Just for clarification: SARS-2 is the virus that causes COVID-19. The current COVID-19 PCR test measures viral RNA. It does not measure our immune response to the virus.

Viral RNA is only found in blood with active viral infection (or for a short period of time after recovery). In fact, in theory, we should get two consecutive negative PCR tests before considering someone previously infected “non-infectious”. When someone recovers from COVID-19, the PCR shortly after becomes negative.

To determine past exposure to SARS-2 we use serologic tests, which measure our immune response to the virus. These tests, which require blood (serum) collection, are able to quantify specific IgM and IgG levels against SARS-2. So, SARS-2 IgM and IgG are antibodies that infected people produce during the course of the infection (Ig M first, followed by Ig G). These antibodies normally (in most other viral infections) are long-lasting, and could protect the body from future infection with the same virus.

Most anti-viral antibodies are protective, for example, hepatitis B IgG (or HBS Ab), which protects the body from HBV re-infection. Sometimes antibodies that the body produces after a viral infection can last for life but are not protective, such as the ones our body produces after a hepatitis C infection (thus we can get re-infected with HCV).

Currently, we can measure SARS-2 antibodies, but their utility to help in the diagnosis of acute infection or recovery are not better than the PCR. They can be used for epidemiological reasons (to find out the proportion of people already infected or susceptible).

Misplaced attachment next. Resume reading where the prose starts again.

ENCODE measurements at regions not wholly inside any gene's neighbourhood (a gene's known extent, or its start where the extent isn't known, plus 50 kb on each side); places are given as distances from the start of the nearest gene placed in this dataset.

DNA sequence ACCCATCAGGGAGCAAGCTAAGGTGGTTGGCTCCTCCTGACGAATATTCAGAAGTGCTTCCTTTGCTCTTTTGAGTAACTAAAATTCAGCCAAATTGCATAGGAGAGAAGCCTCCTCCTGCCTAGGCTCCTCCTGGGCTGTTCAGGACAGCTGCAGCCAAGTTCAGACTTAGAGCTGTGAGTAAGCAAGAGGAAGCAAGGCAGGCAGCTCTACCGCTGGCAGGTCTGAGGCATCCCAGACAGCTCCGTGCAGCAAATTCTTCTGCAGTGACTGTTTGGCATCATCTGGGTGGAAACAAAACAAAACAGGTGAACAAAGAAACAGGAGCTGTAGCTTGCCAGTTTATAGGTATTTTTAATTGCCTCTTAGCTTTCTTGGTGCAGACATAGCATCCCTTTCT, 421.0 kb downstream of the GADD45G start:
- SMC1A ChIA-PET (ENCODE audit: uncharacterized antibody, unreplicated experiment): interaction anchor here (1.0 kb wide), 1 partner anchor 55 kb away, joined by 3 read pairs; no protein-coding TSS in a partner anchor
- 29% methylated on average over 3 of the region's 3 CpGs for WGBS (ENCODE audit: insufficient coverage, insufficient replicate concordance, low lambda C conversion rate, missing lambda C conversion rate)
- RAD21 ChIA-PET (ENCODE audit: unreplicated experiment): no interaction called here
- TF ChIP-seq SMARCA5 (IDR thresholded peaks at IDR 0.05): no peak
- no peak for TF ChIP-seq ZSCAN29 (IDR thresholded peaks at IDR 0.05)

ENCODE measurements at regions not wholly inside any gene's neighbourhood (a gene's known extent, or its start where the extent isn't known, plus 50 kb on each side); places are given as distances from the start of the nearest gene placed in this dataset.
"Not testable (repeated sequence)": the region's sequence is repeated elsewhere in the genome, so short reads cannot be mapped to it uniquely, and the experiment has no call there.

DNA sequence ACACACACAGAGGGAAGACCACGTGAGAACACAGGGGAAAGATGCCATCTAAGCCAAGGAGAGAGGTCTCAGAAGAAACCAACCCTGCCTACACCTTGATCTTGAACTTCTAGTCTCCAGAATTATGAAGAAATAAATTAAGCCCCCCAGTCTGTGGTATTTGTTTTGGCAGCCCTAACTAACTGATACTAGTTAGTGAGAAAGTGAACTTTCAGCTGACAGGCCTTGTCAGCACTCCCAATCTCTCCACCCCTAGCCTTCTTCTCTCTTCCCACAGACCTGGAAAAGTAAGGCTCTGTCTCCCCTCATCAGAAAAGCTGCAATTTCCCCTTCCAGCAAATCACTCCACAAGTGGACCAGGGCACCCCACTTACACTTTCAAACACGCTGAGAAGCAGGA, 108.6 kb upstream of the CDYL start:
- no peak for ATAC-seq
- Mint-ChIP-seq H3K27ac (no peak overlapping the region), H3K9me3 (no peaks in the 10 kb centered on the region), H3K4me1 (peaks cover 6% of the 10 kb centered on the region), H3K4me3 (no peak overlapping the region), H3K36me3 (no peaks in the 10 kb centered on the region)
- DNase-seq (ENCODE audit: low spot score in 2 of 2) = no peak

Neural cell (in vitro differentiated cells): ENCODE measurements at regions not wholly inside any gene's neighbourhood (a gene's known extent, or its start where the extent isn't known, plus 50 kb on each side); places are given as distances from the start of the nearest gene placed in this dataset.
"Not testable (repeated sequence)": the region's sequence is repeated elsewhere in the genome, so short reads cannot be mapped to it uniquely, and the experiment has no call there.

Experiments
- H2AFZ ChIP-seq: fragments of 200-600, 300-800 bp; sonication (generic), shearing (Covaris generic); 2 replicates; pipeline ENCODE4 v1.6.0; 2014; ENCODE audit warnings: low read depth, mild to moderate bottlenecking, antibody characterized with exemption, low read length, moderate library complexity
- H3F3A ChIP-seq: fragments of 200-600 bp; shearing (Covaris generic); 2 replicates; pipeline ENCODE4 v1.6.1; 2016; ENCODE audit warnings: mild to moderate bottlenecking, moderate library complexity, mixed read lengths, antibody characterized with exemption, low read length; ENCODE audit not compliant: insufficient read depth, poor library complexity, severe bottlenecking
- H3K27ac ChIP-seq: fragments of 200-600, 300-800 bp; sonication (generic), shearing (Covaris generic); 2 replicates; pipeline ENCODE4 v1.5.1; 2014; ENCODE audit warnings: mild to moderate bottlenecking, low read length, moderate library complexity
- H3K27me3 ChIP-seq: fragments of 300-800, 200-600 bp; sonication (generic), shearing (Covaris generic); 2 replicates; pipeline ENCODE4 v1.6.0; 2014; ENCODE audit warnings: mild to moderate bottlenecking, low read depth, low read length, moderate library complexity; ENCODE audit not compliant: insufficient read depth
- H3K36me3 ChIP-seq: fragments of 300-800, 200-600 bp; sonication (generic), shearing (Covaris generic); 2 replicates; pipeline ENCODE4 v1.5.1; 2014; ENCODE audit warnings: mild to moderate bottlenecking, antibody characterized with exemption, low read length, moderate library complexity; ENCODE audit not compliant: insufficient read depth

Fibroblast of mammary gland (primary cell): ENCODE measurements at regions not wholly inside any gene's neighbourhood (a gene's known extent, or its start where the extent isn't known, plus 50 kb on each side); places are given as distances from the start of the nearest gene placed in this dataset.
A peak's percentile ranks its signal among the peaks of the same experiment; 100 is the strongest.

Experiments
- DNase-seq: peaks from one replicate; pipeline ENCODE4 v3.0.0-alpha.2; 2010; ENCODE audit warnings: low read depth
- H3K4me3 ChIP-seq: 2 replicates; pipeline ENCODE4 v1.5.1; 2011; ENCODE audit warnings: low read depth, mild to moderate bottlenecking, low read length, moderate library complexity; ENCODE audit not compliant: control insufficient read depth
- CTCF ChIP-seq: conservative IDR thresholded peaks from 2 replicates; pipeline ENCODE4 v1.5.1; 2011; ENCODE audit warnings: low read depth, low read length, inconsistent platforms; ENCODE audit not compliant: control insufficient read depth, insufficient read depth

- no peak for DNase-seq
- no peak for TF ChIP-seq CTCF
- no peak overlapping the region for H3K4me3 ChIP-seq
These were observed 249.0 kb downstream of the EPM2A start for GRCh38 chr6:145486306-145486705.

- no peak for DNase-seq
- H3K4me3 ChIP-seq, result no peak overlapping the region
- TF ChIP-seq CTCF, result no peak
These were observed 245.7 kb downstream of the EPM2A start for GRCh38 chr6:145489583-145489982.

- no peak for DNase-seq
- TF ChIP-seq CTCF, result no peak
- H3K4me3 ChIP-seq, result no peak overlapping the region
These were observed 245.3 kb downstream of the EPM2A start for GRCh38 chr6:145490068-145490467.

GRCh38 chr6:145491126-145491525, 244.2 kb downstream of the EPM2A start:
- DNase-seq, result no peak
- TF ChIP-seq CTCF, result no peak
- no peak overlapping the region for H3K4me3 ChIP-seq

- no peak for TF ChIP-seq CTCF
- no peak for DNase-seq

They could potentially be used for treatment, using concentrated serum from people who recovered from the infection, to treat the acutely infected person. Think about it like the immunoglobulin shot some people get during an outbreak of hepatitis A. The validity of this approach for treatment of COVID-19 has not been well studied.

The ability of any anti-viral antibodies to protect a person later depends on various factors, such as:

  1. The antibody preferably needs to attach to a crucial viral part, making it unable to replicate. Sometimes the antibodies the body produces attach to a virus part that do not neutralize the virus.
  2. Our body needs to create a memory T-cell response that will recognize the virus later, after a future re-exposure.
  3. The viral surface glycoproteins, which are the sites where the antibodies attach, should not change much with time. In essence (although not quite), this is what happens after infection with the influenza virus.

It is unclear how long-lasting the antibodies produced by the body during COVID-19 are able to last or to protect the body in the future. There has been some case-reports of re-infection, which if true, it suggests that our body’s antibody production may not be fully protective after COVID-19.In reality, it is my understanding that this is yet to be elucidated.

If COVID-19 becomes a recurrent infection, SARS-2 serology tests may play a clinical role in the future. For the time being, we just don’t know yet.

By Edwin DeJesus, MD, FACP, FIDSA

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